ocean-of-plastic1[1]pacific-garbage-patches-currents_noaa-marine-debris_id[1]

 

Peace and Conflict have forever been a part of human existence, but that doesn’t mean the goal towards peace isn’t attainable or at least worth aiming for. Ken Robinson reasons that for peace to occur on a global scale, it must first begin with the individual. And yet it is a chicken and egg scenario, for how does a person born into war-torn regions such as Syria find peace within themselves?

In 2008 the United States spent over 1$Trillion on their military, which, by the way, is twice the amount spent by all the other countries on Earth combined. Yet Trump wants to spend more to protect Americans against all others, who are seen as the Enemy. It’s time to shift from the War on Drugs and the War on Terror to a Revolution against Greed and Corruption, Self-Advancement, Entitlement and Exclusionism.  To learn more about a real-life example of how to live “beyond politics, poverty and war,” check out The Venus Project.

https://www.thevenusproject.com/

Global Economy is yet another example of inequality. At present, 1% of the world elite controls half of the total world finances, while the richest 10% controls 90% of the global economy. The fair distribution of wealth is a difficult challenge to overcome. Those ten percent of people are very powerful and connected politically. While there are a few philanthropists like Oprah and Bill Gates, many of the world elite are driven by greed and corruption. They benefit from the status quo, and work to ensure that the current system continues.

While filming one of his documentaries Michael Moore interviewed the chairman of Nike, Phil Knight. He was trying to hold him accountable for using Indonesian teenage girls working in factories for 40 cents a day. Moore suggested that if he were to hire unemployed Americans, particularly those in Flint, Michigan, instead, Nike would still make a profit and he himself would perhaps be, instead of a billionaire, a half billionaire. The Nike chairman refused. After watching I wanted to burn my Nikes. Instead, I committed to never buying another Nike product again, and I haven’t.

The sex trafficking industry is another issue plaguing humanity. It is intolerable and quite frankly, appalling to me that it continues to exist. Clearly there is a market and demand.  Apparently abusive and demeaning practices are not limited to animals and the environment, but are considered appropriate towards human beings as well.  Particularly women and girls. Please open the links to Ashton’s Kutcher’s video from Facebook and Sunitha Krishnan’s Ted Talk, The Fight Against Sex Slavery to inform yourself of the reality of this horrific situation. You can also check out the movie Whistleblower, starring Rachel Weisz, for an emotionally impacting dramatization.

 

 

It can feel overwhelming, when you start to look at these challenges. But it is important not to let the fear or the immensity of the situation keep you from acting, from not taking responsibility. If we all do our part, with the gifts we have, in our little part of the world, we can be the change we want to see in the world. One small step at a time.

So yeah, I’m feeling compassion about the struggles facing humanity.

Feeling Passionate About the Rising Global Sisterhood on International Women’s Day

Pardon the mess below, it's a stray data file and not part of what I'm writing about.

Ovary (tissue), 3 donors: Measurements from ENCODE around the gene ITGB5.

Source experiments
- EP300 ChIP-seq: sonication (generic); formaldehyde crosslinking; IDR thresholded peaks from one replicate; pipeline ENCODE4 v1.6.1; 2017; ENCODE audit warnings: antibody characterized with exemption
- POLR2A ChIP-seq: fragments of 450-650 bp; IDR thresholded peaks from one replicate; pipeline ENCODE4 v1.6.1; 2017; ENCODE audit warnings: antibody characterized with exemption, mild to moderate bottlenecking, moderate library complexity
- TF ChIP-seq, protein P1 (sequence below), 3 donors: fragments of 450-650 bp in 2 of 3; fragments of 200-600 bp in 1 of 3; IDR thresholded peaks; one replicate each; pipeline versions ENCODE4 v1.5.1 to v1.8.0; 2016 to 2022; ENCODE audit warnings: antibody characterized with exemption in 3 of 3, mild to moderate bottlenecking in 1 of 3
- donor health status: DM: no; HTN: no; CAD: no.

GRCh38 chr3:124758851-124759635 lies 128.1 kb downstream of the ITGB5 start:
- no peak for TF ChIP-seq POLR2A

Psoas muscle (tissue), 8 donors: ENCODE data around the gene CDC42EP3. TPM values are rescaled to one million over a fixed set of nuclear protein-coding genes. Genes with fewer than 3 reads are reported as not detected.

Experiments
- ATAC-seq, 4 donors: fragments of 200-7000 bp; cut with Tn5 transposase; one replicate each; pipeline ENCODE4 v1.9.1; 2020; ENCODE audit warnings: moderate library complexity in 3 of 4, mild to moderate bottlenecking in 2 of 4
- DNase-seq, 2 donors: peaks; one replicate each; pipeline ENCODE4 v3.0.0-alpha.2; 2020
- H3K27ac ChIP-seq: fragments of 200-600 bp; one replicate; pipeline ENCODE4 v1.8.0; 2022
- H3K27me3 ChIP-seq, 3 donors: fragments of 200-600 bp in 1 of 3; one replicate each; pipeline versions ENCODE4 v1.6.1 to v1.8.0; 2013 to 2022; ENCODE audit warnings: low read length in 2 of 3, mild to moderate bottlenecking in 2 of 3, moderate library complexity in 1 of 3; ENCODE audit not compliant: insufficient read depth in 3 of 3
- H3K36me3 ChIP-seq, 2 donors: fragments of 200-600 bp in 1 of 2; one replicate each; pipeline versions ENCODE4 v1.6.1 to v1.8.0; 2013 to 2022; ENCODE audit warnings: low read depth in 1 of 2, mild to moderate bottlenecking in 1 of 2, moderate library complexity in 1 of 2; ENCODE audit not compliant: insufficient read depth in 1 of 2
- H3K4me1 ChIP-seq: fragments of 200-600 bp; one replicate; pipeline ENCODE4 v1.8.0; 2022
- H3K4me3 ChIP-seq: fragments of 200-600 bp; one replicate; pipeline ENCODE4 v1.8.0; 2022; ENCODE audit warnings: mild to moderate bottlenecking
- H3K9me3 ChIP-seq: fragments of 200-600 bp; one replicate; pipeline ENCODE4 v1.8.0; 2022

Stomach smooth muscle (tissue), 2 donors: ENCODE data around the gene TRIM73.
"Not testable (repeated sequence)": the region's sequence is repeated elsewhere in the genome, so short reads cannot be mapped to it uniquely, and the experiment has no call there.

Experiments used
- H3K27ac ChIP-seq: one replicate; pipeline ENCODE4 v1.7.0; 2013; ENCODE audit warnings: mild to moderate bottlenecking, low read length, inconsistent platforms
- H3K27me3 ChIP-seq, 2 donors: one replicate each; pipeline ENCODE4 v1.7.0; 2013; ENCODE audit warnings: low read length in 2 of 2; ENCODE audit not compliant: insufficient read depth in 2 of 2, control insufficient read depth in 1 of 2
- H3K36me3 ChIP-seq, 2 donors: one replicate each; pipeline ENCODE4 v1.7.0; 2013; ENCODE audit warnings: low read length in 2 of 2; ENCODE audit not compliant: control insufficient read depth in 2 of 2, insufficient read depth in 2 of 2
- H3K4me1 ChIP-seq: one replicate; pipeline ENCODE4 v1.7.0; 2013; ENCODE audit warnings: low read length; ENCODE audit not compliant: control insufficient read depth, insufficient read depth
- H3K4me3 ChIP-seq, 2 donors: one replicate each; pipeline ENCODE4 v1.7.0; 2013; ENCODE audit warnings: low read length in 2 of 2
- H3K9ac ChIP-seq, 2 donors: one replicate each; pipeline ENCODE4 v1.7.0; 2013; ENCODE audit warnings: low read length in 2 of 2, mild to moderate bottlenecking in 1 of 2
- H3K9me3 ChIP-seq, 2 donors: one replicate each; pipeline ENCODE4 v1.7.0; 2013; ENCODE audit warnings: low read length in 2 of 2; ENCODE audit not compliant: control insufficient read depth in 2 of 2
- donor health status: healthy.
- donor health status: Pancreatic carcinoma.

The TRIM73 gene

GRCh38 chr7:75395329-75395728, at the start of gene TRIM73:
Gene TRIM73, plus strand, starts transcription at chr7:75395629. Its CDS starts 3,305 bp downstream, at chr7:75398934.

When I was on Vancouver Island in January I was gifted with the opportunity to attend a Celebrating Your Sacred Divinity Workshop. Led by my talented daughter, Scarlet and her friend, Jayde, it was an intimate gathering held at the Matrea Centre in Duncan. After introductions and making a commitment of confidentiality we were led through a series of experiences and postures. It was empowering and had me feeling grateful and honoured to be a woman.

Then, a few weeks ago, my attention was drawn to a series of posts Scarlet shared on Facebook highlighting the Global Sisterhood synchronized meditation that is taking place today, March 8, 2017. I contacted her to ask more about it and checked out the post in more detail. The objective of the meditation is, “transforming ourselves and transforming the world –  together.” Last year there were over 650 circles in 65 countries world wide. The Global Sisterhood is working to bring women together to transform jealousy, competition, gossip, shame and exclusivity and heal through unity. In the Circle, everyone is equal and sacred.

https://www.facebook.com/Global-Sisterhood-315309372198226/?fref=ts

I decided I wanted to be a part of the collective experience so I asked the women in my book study if they were interested. They agreed, and when I set about determining what the Circle might look like my thoughts were taken back to the first International Women’s Day I participated in. I was teaching in a special education setting for girls with emotional and behavioural challenges. The girls I taught were marginalized; victims of the cycle of mental illness, poverty, and a lack of education. They were often difficult to engage, but not that day.

We began the lesson with a circle. We borrowed one of the Aboriginal Nations customs of smudging to cleanse ourselves and the classroom. We lit candles and held hands and sat in silent communion and support of one another, honouring everyone there. After our brief meditation, I shared a TED Talk on the Smart Board, featuring the powerful Eve Ensler. The title was Embrace Your Inner Girl, and they did just that.

https://www.ted.com/talks?sort=newest&q=Embrace+Your+Inner+Girl

The girls listened and viewed the presentation with rapt attention, as Eve Ensler described girl’s ability to survive and overcome adversity. Before it finished, they were erupting into a volcano of chatter, joining Eve enthusiastically with their exclamations, “I am an emotional creature,” “You don’t tell the Atlantic Ocean to behave,” and “I love being a girl.” It was a joy to witness these young women come alive with excitement, celebrating their girl cell. They left behind, if only for a moment, their hyped-up sexual grasping for control for something so much more pure and powerful.